Putting a price on producing carbon is the cheapest, most efficient policy change legislators can make to reduce emissions that cause climate change, new research suggests.
The case study, published recently in the journal Current Sustainable/Renewable Energy Reports, analyzed the costs and effects that a variety of policy changes would have on reducing carbon dioxide emissions from electricity generation in Texas and found that adding a price, based on the cost of climate change, to carbon was the most effective.
"If the goal is reducing carbon dioxide in the atmosphere, what we found is that putting a price on carbon and then letting suppliers and consumers make their production and consumption choices accordingly is much more effective than other policies," said Ramteen Sioshansi, senior author of the study and an integrated systems engineering professor at The Ohio State University.
The study did not examine how policy changes might affect the reliability of the Texas power system—an issue that became acute and painful for Texas residents last month when a winter storm caused the state's power grid to go down.
But it did evaluate other policies, including mandates that a certain amount of energy in a region's energy portfolio come from renewable sources, and found that they were either more expensive or not as effective as carbon taxes at reducing the amount of carbon dioxide in the air. Subsidies for renewable energy sources were the also not as effective at reducing carbon dioxide, the study found.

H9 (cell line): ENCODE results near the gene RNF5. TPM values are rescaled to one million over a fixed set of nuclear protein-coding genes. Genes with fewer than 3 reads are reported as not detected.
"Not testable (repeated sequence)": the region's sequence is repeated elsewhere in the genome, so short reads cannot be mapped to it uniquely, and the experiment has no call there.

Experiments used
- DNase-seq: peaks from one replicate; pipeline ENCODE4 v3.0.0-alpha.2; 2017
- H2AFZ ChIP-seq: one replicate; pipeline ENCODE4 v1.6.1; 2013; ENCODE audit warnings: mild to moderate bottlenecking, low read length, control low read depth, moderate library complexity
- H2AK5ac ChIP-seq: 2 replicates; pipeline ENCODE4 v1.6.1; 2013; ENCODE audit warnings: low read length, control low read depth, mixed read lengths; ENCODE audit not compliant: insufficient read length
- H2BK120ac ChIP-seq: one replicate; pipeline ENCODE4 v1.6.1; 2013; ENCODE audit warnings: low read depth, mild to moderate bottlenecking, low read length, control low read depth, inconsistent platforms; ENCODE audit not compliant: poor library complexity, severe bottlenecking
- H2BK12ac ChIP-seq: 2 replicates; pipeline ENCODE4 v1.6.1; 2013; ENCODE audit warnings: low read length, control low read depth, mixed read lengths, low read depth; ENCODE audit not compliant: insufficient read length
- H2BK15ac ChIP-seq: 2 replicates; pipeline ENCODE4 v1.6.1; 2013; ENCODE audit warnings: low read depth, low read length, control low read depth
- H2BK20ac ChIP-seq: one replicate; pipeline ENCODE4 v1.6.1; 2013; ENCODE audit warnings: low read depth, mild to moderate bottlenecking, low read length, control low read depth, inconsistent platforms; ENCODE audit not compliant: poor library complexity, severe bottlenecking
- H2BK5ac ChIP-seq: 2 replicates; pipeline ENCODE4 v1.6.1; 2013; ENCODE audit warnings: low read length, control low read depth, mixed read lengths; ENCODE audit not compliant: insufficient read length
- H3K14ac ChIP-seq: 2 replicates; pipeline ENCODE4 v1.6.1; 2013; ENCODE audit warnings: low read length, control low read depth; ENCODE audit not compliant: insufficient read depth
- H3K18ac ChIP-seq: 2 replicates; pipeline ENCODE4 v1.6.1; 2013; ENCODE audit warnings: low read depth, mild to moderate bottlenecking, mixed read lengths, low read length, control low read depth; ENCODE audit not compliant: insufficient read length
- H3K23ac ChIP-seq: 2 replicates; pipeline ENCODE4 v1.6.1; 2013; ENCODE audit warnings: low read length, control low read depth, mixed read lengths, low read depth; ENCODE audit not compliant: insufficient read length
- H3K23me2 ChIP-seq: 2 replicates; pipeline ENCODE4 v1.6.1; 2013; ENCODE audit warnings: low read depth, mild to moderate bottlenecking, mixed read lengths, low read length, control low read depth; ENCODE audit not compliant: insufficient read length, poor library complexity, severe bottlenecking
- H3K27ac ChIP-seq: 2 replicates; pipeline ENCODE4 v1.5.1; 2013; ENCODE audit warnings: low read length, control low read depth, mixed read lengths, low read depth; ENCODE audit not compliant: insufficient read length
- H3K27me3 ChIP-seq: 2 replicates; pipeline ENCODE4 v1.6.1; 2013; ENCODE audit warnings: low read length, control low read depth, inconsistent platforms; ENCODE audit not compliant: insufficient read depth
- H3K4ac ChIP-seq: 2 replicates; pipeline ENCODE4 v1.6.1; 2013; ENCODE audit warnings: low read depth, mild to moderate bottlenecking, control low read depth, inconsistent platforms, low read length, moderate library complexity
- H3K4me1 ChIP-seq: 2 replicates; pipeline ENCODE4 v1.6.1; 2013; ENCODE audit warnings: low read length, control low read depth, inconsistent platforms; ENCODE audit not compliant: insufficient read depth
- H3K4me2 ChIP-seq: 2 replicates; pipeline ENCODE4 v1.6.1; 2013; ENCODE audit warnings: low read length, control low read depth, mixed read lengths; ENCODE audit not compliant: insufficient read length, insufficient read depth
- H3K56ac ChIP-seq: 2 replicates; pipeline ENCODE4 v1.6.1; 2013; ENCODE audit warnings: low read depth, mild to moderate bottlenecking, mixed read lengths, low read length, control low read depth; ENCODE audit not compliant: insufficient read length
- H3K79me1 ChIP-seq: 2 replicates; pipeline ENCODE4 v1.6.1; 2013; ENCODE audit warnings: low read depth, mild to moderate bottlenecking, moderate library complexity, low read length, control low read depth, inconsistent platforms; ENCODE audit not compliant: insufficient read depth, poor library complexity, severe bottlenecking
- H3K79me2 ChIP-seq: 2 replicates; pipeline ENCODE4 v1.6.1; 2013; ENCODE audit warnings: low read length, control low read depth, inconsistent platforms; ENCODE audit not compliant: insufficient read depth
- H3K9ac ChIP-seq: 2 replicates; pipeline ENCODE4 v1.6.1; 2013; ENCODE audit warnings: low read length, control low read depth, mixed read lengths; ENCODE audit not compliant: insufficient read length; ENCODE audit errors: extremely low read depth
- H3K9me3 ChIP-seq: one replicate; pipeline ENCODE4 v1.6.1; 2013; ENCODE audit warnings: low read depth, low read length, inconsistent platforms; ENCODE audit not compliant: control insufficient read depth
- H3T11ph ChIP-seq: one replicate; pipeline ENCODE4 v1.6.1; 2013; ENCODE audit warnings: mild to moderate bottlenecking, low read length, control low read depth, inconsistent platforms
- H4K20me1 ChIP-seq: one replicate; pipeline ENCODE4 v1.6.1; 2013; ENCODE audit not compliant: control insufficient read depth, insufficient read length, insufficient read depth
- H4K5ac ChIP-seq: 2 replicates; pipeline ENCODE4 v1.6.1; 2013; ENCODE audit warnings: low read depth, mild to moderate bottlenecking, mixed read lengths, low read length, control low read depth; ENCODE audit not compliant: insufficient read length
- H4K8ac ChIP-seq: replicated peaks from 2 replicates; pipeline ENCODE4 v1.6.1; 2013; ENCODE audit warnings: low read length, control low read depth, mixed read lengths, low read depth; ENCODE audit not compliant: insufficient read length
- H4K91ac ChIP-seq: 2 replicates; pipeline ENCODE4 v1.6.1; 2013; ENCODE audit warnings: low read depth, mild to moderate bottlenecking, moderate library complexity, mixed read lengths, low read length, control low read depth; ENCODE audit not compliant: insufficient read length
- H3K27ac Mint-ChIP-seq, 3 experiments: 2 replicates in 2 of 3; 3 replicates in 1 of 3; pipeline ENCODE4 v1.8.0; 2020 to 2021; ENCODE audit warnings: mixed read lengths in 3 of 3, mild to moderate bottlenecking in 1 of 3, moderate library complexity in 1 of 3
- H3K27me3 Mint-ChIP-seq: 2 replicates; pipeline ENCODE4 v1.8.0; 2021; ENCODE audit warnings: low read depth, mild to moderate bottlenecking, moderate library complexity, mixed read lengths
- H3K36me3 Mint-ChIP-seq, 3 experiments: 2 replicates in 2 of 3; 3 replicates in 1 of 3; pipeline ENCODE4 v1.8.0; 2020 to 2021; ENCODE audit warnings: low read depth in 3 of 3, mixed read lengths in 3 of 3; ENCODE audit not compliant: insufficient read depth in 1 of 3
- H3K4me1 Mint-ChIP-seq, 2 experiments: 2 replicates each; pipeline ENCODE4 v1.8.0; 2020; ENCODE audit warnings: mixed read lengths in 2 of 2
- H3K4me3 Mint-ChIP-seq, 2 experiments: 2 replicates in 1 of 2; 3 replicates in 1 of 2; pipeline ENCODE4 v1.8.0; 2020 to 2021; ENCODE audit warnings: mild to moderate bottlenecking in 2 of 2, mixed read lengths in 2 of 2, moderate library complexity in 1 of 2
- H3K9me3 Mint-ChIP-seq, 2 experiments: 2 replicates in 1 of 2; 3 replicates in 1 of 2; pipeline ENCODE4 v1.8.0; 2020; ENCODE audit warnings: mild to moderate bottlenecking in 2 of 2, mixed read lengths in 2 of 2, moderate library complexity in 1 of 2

The researchers modeled what might happen if the government used these various methods to cut carbon emission to be 80% below the 2010 level by the end of 2040.
The study was led by Yixian Liu, a former graduate student in Sioshansi's lab, who is now a research scientist at Amazon. It modeled the expenses and carbon reductions possible from five generation technologies—wind, solar, nuclear, natural gas and coal-fired units—along with the costs and carbon reductions associated with storing energy. Storing energy is crucial, because it allows energy systems to manage renewable energy resources as sources shift from climate-change-causing fossil fuels—natural gas and coal—to cleaner sources like wind and solar.
Sioshansi said the results of the study were not surprising, given that a similar program has been in use to reduce levels of sulfur dioxide, one of the chemicals that causes acid rain.
"We have known for the last 40 or more years that market-based solutions can work on issues like this," Sioshansi said.
Although subsidies for renewable sources would work to decrease carbon emissions, the costs of those subsidies would be an issue, the study found.
"If no one had to pay for the subsidies and they were truly free, that would be a great option," Sioshansi said. "Unfortunately, that is not how they work."
More information: Yixian Liu et al, How Climate-Related Policy Affects the Economics of Electricity Generation, Current Sustainable/Renewable Energy Reports (2021). DOI: 10.1007/s40518-020-00169-x
Provided by The Ohio State University